Sat May 02 2020 22:35:58 GMT-0700 (Pacific Daylight Time)
Well, here we are again, another blog entry paying late respect to one of the greats.
I learned last week that Portland wrestling superstar Rip Oliver had recently passed away after battling heart disease.
As a child of the 80s in Oregon City, I grew up watching Portland wrestling and Tom Peterson, and "Playboy" Buddy Rose, "Rowdy" Roddy Piper, Don Owen, Sandy Barr, and the whole bunch. Me and my friends used to love staying up late (while the parents all played cards) to watch the spectacle and hopefully make it to the main event. We were just like all the other young idiots who thought it was all real...and, to that young, impressionable, naive macho tween kid brain, it was fucking amazing! We lived for this shit. We cheered and yelled and recreated the action in our living rooms. We always begged to go to a match, but it never happened.
These wrestlers were ahead of their time. These mostly naked dudes were legend.
We used to just call Rip Oliver (and Buddy Rose etc) "the bad guys" or sometimes villains. Today we might call them "heels". It didn't matter, they were great! We'd always boo them and cheer for the "good guys", but the most important thing was always the show and the spectacle and the action. And they always delivered.
Back when junior high was a thing, I was on a (Greco-roman) wrestling team in the 'burbs, and Rip Oliver's son Lance was on my team. I think he might have been a year older, and I didn't really know him that well, but we were teammates. I was a skinny little dork, he was our crushing heavy (IIRC). I remember being star-struck when his dad RIP OLIVER would show up to our matches (and rarely our practices). I honestly felt conflicted, though, by having "the bad guy" rooting for our side, and giving us advice. I didn't think we were villians...and I wanted to be one of the good guys. I was an idiot.
In doing some late-nite nostalgia diving / web stalking, it's definitely clear that the sport of wrestling was important to Larry "Rip" Oliver and his family. From a couple of google searches, it seems like Lance might have even continued the tradition with his children...which I think is pretty amazing and brings me joy to see the bloodline live on.
RIP RIP OLIVER. 2020. Your legend is missed.
Fri Dec 14 2007 00:11:33 GMT-0800 (Pacific Standard Time)
Ok, so I'm really really not a media blog. But I had this amazing nostalgic experience, and I thought it was worth sharing. Of course, there's youtube involved:
You see, the Pixies are probably my favorite traditional 4-piece rock band, and there was this clip that I recorded (on videotape) way back when I was in college. The tape is long gone, but my memories of this performance certainly are not. Like so many of us rapidly aging thirtysomething fools, I've been hoping to track down this clip, and once again, youtube came to the rescue.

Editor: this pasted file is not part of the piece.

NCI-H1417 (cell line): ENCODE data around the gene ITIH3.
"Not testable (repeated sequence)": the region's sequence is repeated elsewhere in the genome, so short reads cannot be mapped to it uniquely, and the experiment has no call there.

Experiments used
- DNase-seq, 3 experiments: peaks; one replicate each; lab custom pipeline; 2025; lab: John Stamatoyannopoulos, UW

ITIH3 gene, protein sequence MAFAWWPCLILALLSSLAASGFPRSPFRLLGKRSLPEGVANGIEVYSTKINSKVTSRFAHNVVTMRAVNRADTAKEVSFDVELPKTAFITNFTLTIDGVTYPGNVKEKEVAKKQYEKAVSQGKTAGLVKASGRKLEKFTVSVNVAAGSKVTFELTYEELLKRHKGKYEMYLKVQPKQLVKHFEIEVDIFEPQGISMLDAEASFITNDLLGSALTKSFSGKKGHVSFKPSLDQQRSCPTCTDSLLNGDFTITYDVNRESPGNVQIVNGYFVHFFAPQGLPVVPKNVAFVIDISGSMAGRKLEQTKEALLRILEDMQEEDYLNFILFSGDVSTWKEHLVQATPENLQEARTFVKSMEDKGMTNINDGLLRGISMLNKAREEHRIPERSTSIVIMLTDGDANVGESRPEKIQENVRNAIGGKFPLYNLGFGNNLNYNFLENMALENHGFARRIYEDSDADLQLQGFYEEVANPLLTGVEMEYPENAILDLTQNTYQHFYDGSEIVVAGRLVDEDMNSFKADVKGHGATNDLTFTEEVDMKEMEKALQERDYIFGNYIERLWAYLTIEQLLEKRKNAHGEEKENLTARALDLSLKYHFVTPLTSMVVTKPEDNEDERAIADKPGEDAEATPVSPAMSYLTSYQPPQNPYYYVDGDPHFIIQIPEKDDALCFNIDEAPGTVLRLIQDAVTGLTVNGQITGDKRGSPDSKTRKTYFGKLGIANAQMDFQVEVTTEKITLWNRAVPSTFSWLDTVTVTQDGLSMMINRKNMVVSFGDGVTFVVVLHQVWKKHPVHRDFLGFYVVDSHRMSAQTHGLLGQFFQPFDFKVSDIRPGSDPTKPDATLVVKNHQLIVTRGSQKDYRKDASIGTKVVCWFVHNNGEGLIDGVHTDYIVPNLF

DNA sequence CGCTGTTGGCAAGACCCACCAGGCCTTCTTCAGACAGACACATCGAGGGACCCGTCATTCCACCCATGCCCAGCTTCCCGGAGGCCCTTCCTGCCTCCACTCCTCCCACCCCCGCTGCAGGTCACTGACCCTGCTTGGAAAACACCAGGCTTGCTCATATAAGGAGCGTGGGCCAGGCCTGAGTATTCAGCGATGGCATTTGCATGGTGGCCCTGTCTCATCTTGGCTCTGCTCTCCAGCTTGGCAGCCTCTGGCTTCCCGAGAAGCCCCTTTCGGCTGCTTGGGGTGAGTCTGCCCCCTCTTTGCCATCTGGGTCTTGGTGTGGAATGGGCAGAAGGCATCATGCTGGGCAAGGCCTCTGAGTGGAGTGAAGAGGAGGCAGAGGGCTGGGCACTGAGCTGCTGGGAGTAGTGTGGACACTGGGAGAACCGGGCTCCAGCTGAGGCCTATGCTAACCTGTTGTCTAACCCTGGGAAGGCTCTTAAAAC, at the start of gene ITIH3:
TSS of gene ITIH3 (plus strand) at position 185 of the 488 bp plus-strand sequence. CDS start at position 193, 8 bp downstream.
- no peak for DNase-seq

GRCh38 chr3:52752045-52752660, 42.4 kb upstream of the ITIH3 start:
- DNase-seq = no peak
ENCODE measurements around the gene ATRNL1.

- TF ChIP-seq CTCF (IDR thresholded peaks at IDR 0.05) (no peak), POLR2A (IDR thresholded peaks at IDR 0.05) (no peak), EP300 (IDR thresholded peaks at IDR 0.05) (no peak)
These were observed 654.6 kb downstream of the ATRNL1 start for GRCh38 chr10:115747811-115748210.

In spite of all its flaws (censorship, terrible quality, advertising), it really is a genuinely amazing resource.
This clip is, quite possibly, to me anyway, the epitome of pre century original rock based perfection. It is sheer beauty. It is a postmodern mishmash and hee haw of amazement. Yes, Kurt wanted to sound like the Pixies, and this is exactly fucking why. What year was it when YOU heard of a band called Nirvana?
It's quite subtle, but there are some serious gems in this short clip. It's shot in beautiful B&W, and the camerawork and direction are beautiful and intimate. You see, even in 1990, this kind of real artistic expression, even on MTV, was starting to become hard to come by...but the sound here is very loud and tinny abrasive surfy chord progressions juxtaposed with Joey's brilliant vibrato and Kim's haunting flat chants. There is real discomfort, and there is opposition. The camera shots are SO SUPER CLOSE and what seems impossibly intimate only goes on to PULL IN TIGHTER. The head shots are generally way too high and the drum shots are downright OVERHEAD. It seems like sometimes the focus is on the instruments themselves and, in several cases, the lights themselves.
The real gem for me, though, is Charles's off-timed expression between phrases ("finally through the roof") around 1:40 ("and how does lemur skin...?"). It struck me as a thing of perfection in 1990, and it has stuck with me now for almost 20 years.
Charles has commented that this was internally referred to as the "Led Zepplin" song...but once again, this performance goes to show exactly why it is so much more. So many Pixies fans have talked down the later albums, including "Bossa Nova", but I think that this simple clip should serve as redemption!!! This really is a noteworthy piece of perfect rock music history!!!